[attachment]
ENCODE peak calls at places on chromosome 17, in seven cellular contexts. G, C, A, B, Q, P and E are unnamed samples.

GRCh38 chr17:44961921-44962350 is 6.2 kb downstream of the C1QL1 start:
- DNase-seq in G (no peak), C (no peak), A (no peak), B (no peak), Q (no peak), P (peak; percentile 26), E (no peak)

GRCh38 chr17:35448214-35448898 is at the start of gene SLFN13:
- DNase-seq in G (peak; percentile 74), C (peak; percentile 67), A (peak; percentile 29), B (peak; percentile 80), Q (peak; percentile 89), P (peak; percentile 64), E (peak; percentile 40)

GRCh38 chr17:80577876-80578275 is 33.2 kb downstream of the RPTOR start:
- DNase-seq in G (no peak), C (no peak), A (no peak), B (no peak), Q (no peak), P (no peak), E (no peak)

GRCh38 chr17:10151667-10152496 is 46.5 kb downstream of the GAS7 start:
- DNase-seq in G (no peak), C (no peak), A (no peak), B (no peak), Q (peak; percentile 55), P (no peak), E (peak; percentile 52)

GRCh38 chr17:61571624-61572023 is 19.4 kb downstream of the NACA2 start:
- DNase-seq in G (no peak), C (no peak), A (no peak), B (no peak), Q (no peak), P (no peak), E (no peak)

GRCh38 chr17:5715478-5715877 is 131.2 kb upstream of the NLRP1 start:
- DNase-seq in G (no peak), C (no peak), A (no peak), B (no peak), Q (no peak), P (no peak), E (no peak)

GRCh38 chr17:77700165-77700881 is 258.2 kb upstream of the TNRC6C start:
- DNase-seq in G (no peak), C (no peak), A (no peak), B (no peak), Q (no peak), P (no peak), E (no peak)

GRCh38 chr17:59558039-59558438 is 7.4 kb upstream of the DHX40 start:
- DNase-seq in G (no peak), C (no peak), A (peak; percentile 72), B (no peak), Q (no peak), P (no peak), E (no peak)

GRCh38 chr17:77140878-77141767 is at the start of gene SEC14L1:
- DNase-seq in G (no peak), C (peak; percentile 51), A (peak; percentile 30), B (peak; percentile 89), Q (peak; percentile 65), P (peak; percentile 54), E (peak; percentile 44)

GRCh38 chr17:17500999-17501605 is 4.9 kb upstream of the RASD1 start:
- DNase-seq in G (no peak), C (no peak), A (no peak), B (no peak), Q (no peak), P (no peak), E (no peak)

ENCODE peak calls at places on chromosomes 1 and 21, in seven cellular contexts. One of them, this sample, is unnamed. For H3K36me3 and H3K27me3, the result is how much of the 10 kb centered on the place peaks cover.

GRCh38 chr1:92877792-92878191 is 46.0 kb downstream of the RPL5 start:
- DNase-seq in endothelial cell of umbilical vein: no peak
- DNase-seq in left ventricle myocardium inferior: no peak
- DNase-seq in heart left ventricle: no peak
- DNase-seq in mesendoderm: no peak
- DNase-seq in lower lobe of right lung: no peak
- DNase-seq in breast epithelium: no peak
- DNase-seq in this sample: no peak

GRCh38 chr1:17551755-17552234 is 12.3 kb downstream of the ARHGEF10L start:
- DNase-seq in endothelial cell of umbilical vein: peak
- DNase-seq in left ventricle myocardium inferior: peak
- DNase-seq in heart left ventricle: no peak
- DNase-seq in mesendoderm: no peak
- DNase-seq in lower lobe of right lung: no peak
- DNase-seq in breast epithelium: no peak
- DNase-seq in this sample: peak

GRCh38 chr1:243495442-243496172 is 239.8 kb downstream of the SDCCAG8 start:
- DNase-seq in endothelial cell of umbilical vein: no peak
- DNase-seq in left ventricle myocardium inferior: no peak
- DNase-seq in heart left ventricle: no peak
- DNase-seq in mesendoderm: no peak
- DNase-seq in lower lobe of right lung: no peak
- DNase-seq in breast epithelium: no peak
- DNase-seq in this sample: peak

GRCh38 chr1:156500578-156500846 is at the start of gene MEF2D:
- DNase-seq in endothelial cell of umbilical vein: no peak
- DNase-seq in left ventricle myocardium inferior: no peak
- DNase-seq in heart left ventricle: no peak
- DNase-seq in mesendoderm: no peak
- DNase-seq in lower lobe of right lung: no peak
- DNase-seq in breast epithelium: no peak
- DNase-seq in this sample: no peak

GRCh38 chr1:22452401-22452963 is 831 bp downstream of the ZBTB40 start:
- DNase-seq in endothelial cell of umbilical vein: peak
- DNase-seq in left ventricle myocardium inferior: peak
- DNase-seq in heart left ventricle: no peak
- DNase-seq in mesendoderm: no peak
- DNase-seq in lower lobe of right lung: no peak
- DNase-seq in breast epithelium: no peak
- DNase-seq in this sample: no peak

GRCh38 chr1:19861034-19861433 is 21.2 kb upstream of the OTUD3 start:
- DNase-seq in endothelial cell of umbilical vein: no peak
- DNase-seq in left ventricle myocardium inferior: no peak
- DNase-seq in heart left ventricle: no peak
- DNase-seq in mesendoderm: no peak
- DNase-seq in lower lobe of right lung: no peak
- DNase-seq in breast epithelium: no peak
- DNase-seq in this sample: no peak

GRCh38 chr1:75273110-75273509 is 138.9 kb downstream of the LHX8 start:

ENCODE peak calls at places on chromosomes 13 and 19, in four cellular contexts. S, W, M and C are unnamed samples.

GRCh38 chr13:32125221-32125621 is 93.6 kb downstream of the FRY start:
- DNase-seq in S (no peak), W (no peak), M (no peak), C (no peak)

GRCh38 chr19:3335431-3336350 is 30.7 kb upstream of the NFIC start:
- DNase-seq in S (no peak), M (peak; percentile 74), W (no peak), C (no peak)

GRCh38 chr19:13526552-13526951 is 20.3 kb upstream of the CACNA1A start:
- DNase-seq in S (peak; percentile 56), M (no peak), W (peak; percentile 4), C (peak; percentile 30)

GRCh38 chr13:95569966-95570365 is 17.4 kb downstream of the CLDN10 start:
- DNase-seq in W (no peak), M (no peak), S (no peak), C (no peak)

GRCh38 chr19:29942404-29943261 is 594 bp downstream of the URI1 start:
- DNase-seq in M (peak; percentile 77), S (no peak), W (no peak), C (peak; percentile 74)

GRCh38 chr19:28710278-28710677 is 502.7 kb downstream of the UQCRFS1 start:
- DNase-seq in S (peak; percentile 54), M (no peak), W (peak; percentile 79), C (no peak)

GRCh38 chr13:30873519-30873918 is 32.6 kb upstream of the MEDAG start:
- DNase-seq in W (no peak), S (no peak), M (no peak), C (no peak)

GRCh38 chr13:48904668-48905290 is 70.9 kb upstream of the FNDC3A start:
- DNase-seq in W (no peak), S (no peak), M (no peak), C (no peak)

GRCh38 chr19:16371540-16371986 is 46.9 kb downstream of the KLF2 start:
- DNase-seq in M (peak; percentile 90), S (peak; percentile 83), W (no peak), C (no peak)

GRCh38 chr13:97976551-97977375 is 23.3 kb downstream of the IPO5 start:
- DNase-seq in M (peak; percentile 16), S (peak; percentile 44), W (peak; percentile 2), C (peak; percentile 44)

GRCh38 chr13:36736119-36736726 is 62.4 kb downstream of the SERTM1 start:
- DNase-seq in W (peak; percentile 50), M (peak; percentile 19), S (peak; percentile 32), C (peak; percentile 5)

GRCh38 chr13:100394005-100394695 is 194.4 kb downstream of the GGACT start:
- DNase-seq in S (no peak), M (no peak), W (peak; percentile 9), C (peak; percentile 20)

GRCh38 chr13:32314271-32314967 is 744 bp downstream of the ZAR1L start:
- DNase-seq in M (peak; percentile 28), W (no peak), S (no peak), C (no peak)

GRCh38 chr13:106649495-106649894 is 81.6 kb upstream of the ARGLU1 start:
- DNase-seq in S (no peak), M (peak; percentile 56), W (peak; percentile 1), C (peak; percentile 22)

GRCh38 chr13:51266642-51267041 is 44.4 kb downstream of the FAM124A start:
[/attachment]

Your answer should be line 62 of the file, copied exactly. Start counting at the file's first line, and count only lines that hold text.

- DNase-seq in this sample: no peak